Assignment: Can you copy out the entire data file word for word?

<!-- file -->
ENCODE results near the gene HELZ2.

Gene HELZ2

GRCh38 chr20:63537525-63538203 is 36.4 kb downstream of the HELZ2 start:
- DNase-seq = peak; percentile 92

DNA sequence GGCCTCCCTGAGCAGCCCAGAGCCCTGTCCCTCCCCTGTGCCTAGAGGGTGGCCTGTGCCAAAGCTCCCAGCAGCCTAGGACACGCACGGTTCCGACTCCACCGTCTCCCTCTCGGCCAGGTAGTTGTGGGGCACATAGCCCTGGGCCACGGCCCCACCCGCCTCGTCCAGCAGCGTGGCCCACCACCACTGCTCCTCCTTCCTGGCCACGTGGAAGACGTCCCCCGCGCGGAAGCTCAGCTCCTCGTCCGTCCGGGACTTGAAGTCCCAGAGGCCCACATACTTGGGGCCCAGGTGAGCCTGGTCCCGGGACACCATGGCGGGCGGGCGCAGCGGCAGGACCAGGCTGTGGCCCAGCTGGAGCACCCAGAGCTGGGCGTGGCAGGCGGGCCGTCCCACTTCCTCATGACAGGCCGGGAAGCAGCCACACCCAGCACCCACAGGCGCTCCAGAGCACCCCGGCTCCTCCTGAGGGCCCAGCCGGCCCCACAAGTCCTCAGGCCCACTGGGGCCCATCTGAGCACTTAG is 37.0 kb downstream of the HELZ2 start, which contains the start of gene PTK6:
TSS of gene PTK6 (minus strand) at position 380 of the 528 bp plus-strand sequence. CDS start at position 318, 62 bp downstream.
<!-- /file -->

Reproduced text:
ENCODE results near the gene HELZ2.

Gene HELZ2

GRCh38 chr20:63537525-63538203 is 36.4 kb downstream of the HELZ2 start:
- DNase-seq = peak; percentile 92

DNA sequence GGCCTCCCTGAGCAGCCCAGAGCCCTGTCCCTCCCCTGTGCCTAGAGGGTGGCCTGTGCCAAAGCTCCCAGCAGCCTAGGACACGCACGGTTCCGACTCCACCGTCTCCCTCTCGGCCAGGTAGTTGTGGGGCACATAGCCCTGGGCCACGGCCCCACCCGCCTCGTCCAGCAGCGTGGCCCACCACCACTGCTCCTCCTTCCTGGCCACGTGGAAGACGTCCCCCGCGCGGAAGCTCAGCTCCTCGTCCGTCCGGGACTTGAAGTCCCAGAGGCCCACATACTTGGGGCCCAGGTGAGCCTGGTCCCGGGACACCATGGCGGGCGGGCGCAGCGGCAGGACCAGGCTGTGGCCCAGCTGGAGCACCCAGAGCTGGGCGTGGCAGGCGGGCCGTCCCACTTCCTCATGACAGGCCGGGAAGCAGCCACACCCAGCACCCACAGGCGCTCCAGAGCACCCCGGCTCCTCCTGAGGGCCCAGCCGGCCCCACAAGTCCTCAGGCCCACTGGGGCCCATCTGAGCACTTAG is 37.0 kb downstream of the HELZ2 start, which contains the start of gene PTK6:
TSS of gene PTK6 (minus strand) at position 380 of the 528 bp plus-strand sequence. CDS start at position 318, 62 bp downstream.